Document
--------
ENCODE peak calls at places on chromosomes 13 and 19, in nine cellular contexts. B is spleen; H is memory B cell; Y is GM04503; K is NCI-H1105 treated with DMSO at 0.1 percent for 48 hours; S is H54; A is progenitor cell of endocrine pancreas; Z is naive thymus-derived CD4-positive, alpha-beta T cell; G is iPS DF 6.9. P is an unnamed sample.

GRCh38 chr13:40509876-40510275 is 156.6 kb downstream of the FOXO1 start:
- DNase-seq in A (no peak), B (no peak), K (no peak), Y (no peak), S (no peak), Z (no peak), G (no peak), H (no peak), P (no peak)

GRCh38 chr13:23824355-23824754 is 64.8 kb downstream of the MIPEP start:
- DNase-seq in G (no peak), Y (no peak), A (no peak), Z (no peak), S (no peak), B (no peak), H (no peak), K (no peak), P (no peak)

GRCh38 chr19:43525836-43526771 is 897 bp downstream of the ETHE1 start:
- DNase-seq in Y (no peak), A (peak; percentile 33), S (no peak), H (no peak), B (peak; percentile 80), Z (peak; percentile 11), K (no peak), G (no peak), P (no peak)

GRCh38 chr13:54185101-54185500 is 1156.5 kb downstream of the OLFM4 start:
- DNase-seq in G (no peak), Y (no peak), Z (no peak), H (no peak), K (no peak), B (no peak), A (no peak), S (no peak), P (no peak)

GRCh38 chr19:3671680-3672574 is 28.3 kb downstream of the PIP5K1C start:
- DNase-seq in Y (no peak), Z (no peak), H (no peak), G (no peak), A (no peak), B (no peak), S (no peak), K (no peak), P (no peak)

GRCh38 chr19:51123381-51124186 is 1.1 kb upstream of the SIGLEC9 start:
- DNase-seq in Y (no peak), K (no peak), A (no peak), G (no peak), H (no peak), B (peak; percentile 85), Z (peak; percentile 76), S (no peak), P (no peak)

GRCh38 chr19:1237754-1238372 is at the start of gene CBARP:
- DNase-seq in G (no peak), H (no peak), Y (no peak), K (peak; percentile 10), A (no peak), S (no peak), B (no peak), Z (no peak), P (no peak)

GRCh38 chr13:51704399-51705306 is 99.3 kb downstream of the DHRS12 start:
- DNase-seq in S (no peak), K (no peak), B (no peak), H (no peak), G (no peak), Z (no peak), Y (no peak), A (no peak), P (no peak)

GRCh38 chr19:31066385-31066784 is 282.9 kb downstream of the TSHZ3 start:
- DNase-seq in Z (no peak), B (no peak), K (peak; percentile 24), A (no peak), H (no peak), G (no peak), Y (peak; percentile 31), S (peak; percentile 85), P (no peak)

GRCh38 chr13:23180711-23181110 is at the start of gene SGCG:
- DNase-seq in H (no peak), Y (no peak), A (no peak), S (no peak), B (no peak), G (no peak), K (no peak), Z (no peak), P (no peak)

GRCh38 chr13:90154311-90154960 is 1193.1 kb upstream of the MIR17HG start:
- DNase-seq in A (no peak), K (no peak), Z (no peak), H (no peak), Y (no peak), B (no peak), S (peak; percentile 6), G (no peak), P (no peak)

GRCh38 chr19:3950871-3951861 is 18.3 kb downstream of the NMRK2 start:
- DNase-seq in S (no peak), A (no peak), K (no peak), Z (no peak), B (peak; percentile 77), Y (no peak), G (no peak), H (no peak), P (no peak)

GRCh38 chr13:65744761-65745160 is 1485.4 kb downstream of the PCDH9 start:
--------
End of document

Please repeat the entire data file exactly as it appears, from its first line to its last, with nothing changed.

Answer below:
ENCODE peak calls at places on chromosomes 13 and 19, in nine cellular contexts. B is spleen; H is memory B cell; Y is GM04503; K is NCI-H1105 treated with DMSO at 0.1 percent for 48 hours; S is H54; A is progenitor cell of endocrine pancreas; Z is naive thymus-derived CD4-positive, alpha-beta T cell; G is iPS DF 6.9. P is an unnamed sample.

GRCh38 chr13:40509876-40510275 is 156.6 kb downstream of the FOXO1 start:
- DNase-seq in A (no peak), B (no peak), K (no peak), Y (no peak), S (no peak), Z (no peak), G (no peak), H (no peak), P (no peak)

GRCh38 chr13:23824355-23824754 is 64.8 kb downstream of the MIPEP start:
- DNase-seq in G (no peak), Y (no peak), A (no peak), Z (no peak), S (no peak), B (no peak), H (no peak), K (no peak), P (no peak)

GRCh38 chr19:43525836-43526771 is 897 bp downstream of the ETHE1 start:
- DNase-seq in Y (no peak), A (peak; percentile 33), S (no peak), H (no peak), B (peak; percentile 80), Z (peak; percentile 11), K (no peak), G (no peak), P (no peak)

GRCh38 chr13:54185101-54185500 is 1156.5 kb downstream of the OLFM4 start:
- DNase-seq in G (no peak), Y (no peak), Z (no peak), H (no peak), K (no peak), B (no peak), A (no peak), S (no peak), P (no peak)

GRCh38 chr19:3671680-3672574 is 28.3 kb downstream of the PIP5K1C start:
- DNase-seq in Y (no peak), Z (no peak), H (no peak), G (no peak), A (no peak), B (no peak), S (no peak), K (no peak), P (no peak)

GRCh38 chr19:51123381-51124186 is 1.1 kb upstream of the SIGLEC9 start:
- DNase-seq in Y (no peak), K (no peak), A (no peak), G (no peak), H (no peak), B (peak; percentile 85), Z (peak; percentile 76), S (no peak), P (no peak)

GRCh38 chr19:1237754-1238372 is at the start of gene CBARP:
- DNase-seq in G (no peak), H (no peak), Y (no peak), K (peak; percentile 10), A (no peak), S (no peak), B (no peak), Z (no peak), P (no peak)

GRCh38 chr13:51704399-51705306 is 99.3 kb downstream of the DHRS12 start:
- DNase-seq in S (no peak), K (no peak), B (no peak), H (no peak), G (no peak), Z (no peak), Y (no peak), A (no peak), P (no peak)

GRCh38 chr19:31066385-31066784 is 282.9 kb downstream of the TSHZ3 start:
- DNase-seq in Z (no peak), B (no peak), K (peak; percentile 24), A (no peak), H (no peak), G (no peak), Y (peak; percentile 31), S (peak; percentile 85), P (no peak)

GRCh38 chr13:23180711-23181110 is at the start of gene SGCG:
- DNase-seq in H (no peak), Y (no peak), A (no peak), S (no peak), B (no peak), G (no peak), K (no peak), Z (no peak), P (no peak)

GRCh38 chr13:90154311-90154960 is 1193.1 kb upstream of the MIR17HG start:
- DNase-seq in A (no peak), K (no peak), Z (no peak), H (no peak), Y (no peak), B (no peak), S (peak; percentile 6), G (no peak), P (no peak)

GRCh38 chr19:3950871-3951861 is 18.3 kb downstream of the NMRK2 start:
- DNase-seq in S (no peak), A (no peak), K (no peak), Z (no peak), B (peak; percentile 77), Y (no peak), G (no peak), H (no peak), P (no peak)

GRCh38 chr13:65744761-65745160 is 1485.4 kb downstream of the PCDH9 start: